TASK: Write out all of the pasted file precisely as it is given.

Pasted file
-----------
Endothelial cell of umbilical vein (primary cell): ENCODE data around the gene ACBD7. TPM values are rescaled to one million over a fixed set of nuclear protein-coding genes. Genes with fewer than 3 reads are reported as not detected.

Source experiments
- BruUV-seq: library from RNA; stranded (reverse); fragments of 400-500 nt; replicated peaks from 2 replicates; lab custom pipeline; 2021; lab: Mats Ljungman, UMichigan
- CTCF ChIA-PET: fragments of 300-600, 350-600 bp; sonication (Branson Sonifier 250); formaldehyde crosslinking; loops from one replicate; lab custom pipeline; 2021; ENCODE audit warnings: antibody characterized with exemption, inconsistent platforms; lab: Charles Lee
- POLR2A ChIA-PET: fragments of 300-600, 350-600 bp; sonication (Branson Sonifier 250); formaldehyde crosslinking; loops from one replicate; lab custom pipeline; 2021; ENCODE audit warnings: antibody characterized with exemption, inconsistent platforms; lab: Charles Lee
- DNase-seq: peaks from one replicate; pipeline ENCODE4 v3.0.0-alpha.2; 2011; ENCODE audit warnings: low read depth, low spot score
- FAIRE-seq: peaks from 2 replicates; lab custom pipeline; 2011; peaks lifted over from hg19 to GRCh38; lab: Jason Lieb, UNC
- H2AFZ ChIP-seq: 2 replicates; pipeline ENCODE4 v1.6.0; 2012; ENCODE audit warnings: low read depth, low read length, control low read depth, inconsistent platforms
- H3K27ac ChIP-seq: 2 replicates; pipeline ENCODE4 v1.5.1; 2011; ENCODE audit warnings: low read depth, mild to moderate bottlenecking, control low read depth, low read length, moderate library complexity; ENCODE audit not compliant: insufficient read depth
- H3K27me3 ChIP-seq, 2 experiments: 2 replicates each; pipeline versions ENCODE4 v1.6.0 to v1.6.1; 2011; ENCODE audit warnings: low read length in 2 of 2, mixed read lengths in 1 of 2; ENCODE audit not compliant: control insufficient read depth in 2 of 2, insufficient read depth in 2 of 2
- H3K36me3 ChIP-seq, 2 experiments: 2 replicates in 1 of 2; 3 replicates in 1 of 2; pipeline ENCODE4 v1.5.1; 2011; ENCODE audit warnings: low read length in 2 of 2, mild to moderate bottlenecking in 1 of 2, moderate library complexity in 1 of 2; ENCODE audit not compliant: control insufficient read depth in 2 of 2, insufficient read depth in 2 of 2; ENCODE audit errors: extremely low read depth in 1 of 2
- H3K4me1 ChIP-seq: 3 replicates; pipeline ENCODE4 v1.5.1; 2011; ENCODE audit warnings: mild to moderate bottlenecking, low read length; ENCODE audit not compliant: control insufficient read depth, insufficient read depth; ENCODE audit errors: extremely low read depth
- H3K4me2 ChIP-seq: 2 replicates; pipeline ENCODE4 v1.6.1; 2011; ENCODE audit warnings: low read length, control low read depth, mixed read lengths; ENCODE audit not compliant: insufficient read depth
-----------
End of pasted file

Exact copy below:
Endothelial cell of umbilical vein (primary cell): ENCODE data around the gene ACBD7. TPM values are rescaled to one million over a fixed set of nuclear protein-coding genes. Genes with fewer than 3 reads are reported as not detected.

Source experiments
- BruUV-seq: library from RNA; stranded (reverse); fragments of 400-500 nt; replicated peaks from 2 replicates; lab custom pipeline; 2021; lab: Mats Ljungman, UMichigan
- CTCF ChIA-PET: fragments of 300-600, 350-600 bp; sonication (Branson Sonifier 250); formaldehyde crosslinking; loops from one replicate; lab custom pipeline; 2021; ENCODE audit warnings: antibody characterized with exemption, inconsistent platforms; lab: Charles Lee
- POLR2A ChIA-PET: fragments of 300-600, 350-600 bp; sonication (Branson Sonifier 250); formaldehyde crosslinking; loops from one replicate; lab custom pipeline; 2021; ENCODE audit warnings: antibody characterized with exemption, inconsistent platforms; lab: Charles Lee
- DNase-seq: peaks from one replicate; pipeline ENCODE4 v3.0.0-alpha.2; 2011; ENCODE audit warnings: low read depth, low spot score
- FAIRE-seq: peaks from 2 replicates; lab custom pipeline; 2011; peaks lifted over from hg19 to GRCh38; lab: Jason Lieb, UNC
- H2AFZ ChIP-seq: 2 replicates; pipeline ENCODE4 v1.6.0; 2012; ENCODE audit warnings: low read depth, low read length, control low read depth, inconsistent platforms
- H3K27ac ChIP-seq: 2 replicates; pipeline ENCODE4 v1.5.1; 2011; ENCODE audit warnings: low read depth, mild to moderate bottlenecking, control low read depth, low read length, moderate library complexity; ENCODE audit not compliant: insufficient read depth
- H3K27me3 ChIP-seq, 2 experiments: 2 replicates each; pipeline versions ENCODE4 v1.6.0 to v1.6.1; 2011; ENCODE audit warnings: low read length in 2 of 2, mixed read lengths in 1 of 2; ENCODE audit not compliant: control insufficient read depth in 2 of 2, insufficient read depth in 2 of 2
- H3K36me3 ChIP-seq, 2 experiments: 2 replicates in 1 of 2; 3 replicates in 1 of 2; pipeline ENCODE4 v1.5.1; 2011; ENCODE audit warnings: low read length in 2 of 2, mild to moderate bottlenecking in 1 of 2, moderate library complexity in 1 of 2; ENCODE audit not compliant: control insufficient read depth in 2 of 2, insufficient read depth in 2 of 2; ENCODE audit errors: extremely low read depth in 1 of 2
- H3K4me1 ChIP-seq: 3 replicates; pipeline ENCODE4 v1.5.1; 2011; ENCODE audit warnings: mild to moderate bottlenecking, low read length; ENCODE audit not compliant: control insufficient read depth, insufficient read depth; ENCODE audit errors: extremely low read depth
- H3K4me2 ChIP-seq: 2 replicates; pipeline ENCODE4 v1.6.1; 2011; ENCODE audit warnings: low read length, control low read depth, mixed read lengths; ENCODE audit not compliant: insufficient read depth